Wolf left Belize after six years, finding it “too small and culturally a bit boring. Then I found New Orleans, or New Orleans found me. It’s a tropical place with laissez faire attitude, but with enough going for it that you can accomplish something with a great quality of life.”
6. He is an impassioned advocate of pilsners and lagers in general.
“People like pilsners—this is a philosophical difference between myself and other brewers—90% of mankind drinks pilsner. A good pilsner is the definition of beer for me. I like IPAs, I like stouts, I like ales, I like weissbeers. But beer, to me, is a nicely hopped, beautifully poured pilsner.”
"Beer is a very sacred and simple concoction of four ingredients, and I love that! You know, other people see it as a restriction— I see it as the traditional way of improving the quality of the product by making it harder for the brewer to brew it. It's so much more difficult to have five different beers with the same four ingredients than if you have 15 different ingredients you're playing with. What I'm doing is what people have been drinking for the last 500 years."
7. He’s stepped back into the brewmaster position, but is looking for someone to take over.
“I’m the brewmaster again, I’m back at the helm—which is one of my favorite things to do, so I’m not complaining. However, we’re looking for a seasoned Brewer who is not afraid of challenges, such as a four-story-tall brewery with many bells and whistles, but who is also willing to tackle the many technical intricacies which are typical in a brewery.”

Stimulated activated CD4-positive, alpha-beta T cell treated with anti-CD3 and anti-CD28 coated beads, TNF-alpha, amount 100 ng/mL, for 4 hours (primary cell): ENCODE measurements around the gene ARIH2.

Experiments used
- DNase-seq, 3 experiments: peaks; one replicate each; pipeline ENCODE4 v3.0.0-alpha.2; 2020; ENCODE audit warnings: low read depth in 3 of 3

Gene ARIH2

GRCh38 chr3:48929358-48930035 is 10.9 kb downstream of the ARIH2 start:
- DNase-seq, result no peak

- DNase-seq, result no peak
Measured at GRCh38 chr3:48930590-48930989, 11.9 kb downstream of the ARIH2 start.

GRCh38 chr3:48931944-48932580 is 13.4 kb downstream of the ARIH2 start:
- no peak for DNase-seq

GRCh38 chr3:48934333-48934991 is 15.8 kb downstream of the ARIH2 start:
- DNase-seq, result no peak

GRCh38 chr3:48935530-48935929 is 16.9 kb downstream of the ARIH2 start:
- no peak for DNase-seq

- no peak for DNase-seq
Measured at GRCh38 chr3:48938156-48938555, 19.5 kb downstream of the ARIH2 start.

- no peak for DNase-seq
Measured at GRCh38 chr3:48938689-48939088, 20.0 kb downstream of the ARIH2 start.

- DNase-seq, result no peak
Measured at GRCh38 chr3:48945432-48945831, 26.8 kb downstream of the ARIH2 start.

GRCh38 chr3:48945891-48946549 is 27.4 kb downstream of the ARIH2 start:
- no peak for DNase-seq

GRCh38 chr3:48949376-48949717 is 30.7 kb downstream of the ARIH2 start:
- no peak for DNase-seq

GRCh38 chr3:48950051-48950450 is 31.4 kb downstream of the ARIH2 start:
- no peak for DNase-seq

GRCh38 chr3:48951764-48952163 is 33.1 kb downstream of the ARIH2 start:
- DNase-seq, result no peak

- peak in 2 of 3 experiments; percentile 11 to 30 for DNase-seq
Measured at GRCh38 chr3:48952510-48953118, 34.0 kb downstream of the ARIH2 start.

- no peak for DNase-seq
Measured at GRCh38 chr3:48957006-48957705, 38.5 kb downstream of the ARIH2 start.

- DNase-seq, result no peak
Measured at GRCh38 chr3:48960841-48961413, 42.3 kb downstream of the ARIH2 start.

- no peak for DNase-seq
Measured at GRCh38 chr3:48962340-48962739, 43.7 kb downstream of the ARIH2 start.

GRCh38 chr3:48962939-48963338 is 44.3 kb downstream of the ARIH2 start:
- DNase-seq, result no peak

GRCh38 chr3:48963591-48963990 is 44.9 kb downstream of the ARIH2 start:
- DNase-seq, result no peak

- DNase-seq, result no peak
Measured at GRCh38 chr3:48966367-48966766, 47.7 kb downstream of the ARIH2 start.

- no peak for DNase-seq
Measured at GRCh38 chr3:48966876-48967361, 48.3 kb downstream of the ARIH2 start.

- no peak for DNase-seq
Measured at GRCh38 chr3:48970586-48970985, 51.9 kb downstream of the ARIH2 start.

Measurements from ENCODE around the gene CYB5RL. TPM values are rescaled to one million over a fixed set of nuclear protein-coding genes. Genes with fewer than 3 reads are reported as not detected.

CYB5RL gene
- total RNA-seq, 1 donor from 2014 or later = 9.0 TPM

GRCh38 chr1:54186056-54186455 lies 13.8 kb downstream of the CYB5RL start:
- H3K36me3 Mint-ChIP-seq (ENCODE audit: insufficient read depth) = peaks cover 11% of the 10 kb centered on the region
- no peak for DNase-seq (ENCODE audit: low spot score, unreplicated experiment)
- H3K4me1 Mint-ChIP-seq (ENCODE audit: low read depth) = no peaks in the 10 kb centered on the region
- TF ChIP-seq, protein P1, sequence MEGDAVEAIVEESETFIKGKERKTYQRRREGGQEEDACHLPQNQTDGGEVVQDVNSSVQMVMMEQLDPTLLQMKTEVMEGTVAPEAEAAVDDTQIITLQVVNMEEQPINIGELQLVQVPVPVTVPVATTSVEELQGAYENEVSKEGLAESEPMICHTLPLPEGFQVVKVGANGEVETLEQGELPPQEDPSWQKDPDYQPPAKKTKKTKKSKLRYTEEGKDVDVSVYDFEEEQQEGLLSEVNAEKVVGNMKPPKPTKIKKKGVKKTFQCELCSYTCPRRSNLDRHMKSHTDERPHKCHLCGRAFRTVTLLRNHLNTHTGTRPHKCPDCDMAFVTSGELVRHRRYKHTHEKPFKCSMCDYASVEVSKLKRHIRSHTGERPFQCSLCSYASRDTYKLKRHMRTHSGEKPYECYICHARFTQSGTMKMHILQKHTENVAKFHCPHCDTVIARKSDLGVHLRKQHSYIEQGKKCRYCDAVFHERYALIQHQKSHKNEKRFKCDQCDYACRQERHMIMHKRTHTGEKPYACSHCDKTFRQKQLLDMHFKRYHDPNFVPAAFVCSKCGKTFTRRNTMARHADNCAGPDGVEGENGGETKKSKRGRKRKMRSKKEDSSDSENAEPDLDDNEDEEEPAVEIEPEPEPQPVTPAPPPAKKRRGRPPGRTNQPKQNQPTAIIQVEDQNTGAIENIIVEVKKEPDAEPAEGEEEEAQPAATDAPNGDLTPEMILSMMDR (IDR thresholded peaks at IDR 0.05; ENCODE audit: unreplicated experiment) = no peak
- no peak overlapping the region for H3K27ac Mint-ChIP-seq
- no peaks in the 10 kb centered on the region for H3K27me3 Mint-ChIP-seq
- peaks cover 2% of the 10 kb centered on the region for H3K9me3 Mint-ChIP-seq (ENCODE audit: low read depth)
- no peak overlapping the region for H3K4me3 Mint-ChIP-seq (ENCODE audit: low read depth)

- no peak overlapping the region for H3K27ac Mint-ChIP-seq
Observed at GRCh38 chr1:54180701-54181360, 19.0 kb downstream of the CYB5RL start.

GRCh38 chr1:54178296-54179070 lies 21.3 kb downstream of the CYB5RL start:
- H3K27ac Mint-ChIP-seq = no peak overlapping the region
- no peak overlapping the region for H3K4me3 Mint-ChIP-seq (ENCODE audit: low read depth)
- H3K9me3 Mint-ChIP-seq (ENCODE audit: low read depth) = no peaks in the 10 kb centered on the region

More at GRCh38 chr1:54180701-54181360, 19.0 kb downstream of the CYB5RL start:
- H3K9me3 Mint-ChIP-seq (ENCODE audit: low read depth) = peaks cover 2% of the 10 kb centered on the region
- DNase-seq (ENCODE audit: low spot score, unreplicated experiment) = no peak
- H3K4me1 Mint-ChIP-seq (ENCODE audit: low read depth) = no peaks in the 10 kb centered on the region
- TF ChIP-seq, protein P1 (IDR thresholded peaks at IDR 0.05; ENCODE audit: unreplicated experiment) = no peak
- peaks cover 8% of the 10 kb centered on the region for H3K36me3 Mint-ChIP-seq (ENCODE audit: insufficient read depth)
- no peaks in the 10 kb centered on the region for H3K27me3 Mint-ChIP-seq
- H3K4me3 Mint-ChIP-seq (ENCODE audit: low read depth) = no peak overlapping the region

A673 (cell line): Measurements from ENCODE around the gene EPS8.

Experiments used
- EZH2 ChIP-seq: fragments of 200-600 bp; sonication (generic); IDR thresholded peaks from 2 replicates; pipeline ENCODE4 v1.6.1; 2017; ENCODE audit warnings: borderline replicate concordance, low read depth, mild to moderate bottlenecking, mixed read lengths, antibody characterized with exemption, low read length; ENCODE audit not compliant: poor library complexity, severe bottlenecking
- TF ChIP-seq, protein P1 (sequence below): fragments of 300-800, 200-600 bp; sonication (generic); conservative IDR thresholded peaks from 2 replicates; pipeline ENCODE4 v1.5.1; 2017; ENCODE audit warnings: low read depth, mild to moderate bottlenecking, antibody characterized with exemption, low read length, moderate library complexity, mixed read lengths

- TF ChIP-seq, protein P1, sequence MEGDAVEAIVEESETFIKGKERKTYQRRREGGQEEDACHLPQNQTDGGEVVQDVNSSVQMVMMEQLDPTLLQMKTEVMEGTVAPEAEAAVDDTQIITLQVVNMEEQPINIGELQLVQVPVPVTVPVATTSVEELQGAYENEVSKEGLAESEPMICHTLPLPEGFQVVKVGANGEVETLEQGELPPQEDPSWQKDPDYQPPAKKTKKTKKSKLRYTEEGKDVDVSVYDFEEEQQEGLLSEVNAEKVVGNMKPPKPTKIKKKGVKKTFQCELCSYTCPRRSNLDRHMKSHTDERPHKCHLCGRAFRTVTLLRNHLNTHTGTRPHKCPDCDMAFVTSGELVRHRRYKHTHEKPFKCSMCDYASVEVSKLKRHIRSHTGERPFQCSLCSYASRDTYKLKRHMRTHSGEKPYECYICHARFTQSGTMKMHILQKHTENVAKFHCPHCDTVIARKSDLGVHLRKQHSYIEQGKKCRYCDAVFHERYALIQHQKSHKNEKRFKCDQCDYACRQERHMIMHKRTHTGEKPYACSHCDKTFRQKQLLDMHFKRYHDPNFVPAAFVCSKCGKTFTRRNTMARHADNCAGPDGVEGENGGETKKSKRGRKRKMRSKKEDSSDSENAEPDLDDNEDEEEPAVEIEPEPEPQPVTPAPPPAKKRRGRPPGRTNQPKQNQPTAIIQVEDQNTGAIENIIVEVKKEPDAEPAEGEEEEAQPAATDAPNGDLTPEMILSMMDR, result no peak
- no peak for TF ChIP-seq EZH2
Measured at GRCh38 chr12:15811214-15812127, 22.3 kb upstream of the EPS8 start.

8. The brewhouse was designed to be more than a brewery, more than a restaurant.
“We are a meeting place more than a restaurant or a bar. We are both of the above but you can find new artwork every single month, as well as a great, exciting menu and live music every night. So when you come to the brewhouse, it’s not singular, it’s an experience. It’s more of a European traditional guest house, where you go to meet friends, then decide if you want to eat here or not, and you feel comfortable if you come in shorts or in a tuxedo. I think that’s the secret to our success—we are not requiring you to be anybody besides yourself.”
9. The Brewhouse hosts a different artist every month, and their work becomes a permanent part of the brewpub’s decor.
“These are all from artists who have exhibited at the brewhouse and I have bought or have been given pieces of art by those artists...you can find them all over the place. That’s one way we have filled the space with things that are connected to New Orleans and to us. Bridge the gap between the German brewhouse and New Orleans’ artist community, and they have all contributed to it one way or another. I enjoy it tremendously, because each piece has a story.”
10. CCB does a low-key Oktoberfest.
Although Wolf hails from Germany, Crescent City Brewhouse’s Oktoberfest celebrations are quite low-key. “We have an Oktoberfest menu with decidedly German dishes, including a special beer and decorations. Other than that, we’ll do our own thing because we feel that there are places that are more suited to it, the Deutsches Haus for example. We don’t want to compete with them, because I think they have a worthwhile mission to accomplish, and I’m very fond of their efforts and their dedication. So, we’ve had Oktoberfest before, but we don’t promote it too much, because October is a very, very busy month for us.”